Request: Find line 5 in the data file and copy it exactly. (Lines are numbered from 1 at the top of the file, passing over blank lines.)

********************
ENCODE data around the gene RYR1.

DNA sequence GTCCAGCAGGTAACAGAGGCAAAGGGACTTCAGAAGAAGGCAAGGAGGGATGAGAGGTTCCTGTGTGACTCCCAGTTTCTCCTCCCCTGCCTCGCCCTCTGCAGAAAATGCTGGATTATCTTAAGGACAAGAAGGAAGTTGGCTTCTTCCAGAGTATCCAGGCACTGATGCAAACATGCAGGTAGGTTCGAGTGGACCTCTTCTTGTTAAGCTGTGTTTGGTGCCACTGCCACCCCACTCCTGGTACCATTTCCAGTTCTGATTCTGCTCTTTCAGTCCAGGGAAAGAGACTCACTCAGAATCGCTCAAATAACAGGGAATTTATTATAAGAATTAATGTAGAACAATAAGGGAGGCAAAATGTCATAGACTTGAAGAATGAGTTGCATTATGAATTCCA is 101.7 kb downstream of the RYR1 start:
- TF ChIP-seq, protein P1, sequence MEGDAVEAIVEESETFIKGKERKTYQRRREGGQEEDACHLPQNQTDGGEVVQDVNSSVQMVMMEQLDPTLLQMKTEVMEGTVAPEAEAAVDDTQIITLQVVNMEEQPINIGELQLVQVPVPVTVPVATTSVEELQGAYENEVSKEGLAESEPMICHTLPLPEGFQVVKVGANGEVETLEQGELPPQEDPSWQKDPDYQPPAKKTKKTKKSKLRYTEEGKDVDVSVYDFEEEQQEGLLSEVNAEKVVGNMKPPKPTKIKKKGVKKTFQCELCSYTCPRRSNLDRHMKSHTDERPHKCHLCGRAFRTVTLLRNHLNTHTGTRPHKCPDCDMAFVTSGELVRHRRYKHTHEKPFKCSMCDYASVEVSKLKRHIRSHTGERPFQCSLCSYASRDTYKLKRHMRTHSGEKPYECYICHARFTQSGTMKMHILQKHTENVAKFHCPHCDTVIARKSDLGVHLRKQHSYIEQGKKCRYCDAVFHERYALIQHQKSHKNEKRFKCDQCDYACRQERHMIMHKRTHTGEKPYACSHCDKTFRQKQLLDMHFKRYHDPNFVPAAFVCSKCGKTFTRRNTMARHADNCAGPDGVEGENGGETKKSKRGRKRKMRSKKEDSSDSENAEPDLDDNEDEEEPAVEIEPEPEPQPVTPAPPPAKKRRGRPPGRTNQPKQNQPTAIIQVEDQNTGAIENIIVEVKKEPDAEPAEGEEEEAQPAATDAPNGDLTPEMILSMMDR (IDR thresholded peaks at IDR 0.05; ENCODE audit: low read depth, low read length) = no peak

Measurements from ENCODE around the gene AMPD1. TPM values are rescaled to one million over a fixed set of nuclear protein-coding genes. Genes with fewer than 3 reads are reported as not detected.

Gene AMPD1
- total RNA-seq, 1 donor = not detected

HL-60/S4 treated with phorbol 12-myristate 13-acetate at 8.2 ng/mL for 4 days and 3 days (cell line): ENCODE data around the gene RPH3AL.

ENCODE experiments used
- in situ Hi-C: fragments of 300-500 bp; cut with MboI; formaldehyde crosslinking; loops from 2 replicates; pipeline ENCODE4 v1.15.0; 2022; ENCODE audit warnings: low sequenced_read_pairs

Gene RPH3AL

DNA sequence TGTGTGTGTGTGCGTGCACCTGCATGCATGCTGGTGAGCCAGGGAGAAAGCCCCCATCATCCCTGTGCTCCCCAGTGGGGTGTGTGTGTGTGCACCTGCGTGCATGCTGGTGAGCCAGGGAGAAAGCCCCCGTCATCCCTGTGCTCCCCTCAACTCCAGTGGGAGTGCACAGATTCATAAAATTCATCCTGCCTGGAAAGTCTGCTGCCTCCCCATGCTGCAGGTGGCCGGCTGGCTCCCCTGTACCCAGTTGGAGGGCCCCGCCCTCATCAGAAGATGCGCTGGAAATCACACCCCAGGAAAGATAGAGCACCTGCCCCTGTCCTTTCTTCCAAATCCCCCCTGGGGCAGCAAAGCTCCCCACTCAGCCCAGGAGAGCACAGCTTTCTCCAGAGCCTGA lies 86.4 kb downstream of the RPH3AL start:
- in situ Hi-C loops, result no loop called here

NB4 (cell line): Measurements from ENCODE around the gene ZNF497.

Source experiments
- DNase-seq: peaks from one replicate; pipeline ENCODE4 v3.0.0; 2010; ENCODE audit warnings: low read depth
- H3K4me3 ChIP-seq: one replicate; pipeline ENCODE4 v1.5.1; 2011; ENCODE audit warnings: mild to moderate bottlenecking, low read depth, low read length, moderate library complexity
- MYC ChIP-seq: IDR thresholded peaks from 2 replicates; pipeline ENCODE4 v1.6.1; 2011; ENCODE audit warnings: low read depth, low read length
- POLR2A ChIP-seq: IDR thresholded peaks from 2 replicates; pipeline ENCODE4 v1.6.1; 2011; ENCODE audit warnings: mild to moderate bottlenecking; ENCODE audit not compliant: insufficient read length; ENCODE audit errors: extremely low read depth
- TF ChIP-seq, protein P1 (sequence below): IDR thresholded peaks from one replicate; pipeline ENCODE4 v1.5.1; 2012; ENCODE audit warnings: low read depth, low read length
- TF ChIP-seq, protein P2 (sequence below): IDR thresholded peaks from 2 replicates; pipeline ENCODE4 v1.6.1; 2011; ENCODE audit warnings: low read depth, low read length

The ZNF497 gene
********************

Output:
Gene AMPD1